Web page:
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Page:Oregon Historical Quarterly volume 12.djvu/219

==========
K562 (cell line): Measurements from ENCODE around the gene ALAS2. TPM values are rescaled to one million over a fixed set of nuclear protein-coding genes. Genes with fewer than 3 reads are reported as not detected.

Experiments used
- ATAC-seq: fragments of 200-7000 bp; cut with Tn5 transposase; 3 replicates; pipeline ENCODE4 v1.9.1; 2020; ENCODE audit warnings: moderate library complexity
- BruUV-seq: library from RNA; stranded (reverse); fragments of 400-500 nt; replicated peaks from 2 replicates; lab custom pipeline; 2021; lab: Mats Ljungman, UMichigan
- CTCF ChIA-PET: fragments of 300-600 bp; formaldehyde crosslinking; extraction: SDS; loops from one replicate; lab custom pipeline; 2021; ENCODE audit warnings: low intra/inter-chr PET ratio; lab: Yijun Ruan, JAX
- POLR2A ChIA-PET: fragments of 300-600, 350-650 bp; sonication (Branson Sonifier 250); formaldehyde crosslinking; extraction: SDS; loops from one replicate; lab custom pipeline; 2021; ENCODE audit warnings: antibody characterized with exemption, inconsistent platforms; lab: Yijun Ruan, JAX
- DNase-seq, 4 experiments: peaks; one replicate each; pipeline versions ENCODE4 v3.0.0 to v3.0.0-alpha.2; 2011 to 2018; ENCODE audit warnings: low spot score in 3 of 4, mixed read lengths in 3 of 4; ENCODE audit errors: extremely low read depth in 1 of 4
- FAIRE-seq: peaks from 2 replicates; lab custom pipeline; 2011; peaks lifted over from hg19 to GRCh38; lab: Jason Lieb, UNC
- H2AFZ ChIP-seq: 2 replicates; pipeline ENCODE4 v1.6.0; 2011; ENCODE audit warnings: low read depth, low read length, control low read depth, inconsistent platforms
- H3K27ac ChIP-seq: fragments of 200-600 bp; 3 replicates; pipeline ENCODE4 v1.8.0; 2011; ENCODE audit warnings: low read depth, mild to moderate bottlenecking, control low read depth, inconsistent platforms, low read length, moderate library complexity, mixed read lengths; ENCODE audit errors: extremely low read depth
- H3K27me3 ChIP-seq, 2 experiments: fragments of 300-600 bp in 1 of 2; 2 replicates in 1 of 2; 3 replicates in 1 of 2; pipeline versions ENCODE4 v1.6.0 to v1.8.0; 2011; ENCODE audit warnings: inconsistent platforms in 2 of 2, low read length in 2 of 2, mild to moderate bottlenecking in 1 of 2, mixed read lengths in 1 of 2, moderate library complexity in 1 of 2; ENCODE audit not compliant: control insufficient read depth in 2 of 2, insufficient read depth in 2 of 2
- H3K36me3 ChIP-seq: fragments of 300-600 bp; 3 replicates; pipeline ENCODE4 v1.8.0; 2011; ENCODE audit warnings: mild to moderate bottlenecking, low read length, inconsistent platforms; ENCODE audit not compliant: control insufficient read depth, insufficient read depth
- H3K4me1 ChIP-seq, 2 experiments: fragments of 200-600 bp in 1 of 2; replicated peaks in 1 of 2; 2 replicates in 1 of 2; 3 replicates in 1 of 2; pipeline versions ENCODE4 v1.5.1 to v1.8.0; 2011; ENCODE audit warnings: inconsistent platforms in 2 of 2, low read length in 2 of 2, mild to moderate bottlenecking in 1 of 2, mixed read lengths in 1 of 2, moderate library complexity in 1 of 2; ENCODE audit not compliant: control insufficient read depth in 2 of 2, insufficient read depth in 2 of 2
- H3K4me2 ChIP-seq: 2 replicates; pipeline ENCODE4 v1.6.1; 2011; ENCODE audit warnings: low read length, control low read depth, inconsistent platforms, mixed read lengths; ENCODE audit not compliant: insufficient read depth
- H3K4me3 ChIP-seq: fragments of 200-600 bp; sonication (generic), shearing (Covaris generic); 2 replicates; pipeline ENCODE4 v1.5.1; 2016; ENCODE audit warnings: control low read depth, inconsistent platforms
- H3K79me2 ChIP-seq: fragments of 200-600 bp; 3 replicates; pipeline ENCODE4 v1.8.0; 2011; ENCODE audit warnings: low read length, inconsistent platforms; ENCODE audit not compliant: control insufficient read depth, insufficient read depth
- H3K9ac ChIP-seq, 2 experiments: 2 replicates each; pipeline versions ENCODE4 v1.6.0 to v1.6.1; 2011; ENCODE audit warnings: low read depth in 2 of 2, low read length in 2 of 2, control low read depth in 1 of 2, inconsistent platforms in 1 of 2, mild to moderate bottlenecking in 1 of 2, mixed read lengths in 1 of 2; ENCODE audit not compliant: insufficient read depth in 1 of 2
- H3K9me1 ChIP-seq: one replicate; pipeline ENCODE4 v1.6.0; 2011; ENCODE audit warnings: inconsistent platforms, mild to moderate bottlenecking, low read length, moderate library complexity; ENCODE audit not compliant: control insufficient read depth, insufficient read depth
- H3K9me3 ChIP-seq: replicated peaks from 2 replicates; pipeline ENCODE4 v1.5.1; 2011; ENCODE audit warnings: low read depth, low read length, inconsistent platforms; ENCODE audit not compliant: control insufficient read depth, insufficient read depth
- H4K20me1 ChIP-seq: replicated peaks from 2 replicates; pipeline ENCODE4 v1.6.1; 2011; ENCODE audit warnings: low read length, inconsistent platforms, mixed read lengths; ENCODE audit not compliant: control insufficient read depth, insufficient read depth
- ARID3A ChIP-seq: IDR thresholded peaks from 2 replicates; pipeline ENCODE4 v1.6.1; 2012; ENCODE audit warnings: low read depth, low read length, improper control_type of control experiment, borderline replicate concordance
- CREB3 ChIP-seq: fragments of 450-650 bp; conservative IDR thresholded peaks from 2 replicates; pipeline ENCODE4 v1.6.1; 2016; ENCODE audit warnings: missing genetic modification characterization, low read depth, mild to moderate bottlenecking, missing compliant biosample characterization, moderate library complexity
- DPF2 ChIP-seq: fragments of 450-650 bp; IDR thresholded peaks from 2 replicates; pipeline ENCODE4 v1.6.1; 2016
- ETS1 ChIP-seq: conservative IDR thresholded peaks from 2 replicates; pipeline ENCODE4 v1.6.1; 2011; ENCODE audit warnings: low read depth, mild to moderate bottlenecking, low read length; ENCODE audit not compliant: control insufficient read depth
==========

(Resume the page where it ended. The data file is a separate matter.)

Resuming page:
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RESULTS FROM ASTOR EXPEDITIONS 211 due to some of the men. From the price obtained for the goods, &c., and he having himself become interested in the purchase, and made a partner of the Northwest Company, some idea may be formed as to this man's correctness of dealings. It will be seen, by the agreement, of which I trans- mit a copy, and the inventory, that he sold to the Northwest Company, 18,170 1-4 Ibs. of beaver, at $2, which was at about that time selling at Canton at $5 and $6; 907 otter skins, at 50 cents, or half a dollar, which were selling in Canton at 5 to $6 per skin. I estimate the whole property to be worth nearer $200,000, than $40,000, about the sum I received by bills on Montreal." Thus ended these great enterprises of John Jacob Astor. November 30, 1813, about six weeks after this sale to the Northwest Company, the British sloop-of-war Raccoon, of 26 guns, commanded by Captain Black, entered the Columbia River, to capture Astoria. To the chagrin of its officers and crew, they learned that the rich booty they had intended to make their own had become the property of British subjects. National Possessions of Astoria. December 12, 1813, Capt. Black took formal possession of the establishment and country, in the name of His Britannic Majesty, causing a British Union Jack to be run up to the top of the flag pole, at Astoria, and changing its name to Fort George. Had Capt. Black known what would be the result of his grandiloquent actions he would have hesitated, if he had not wholly refrained from attempting to take pos- session for his sovereign. In consequence of Capt. Black's action the claim of the United States to the Oregon Country was strengthened. It is true that this capture of Astoria was not known to the American plenipotentiaries when the treaty of peace was signed at Ghent, December 24, 1814. But on March 22, 1814, James Monroe, Secretary of State, under President Madison, knowing that Astoria might have been captured, out of excessive caution, gave the following instruc- tions to the American Plenipotentiaries, appointed to nego- tiate the treaty :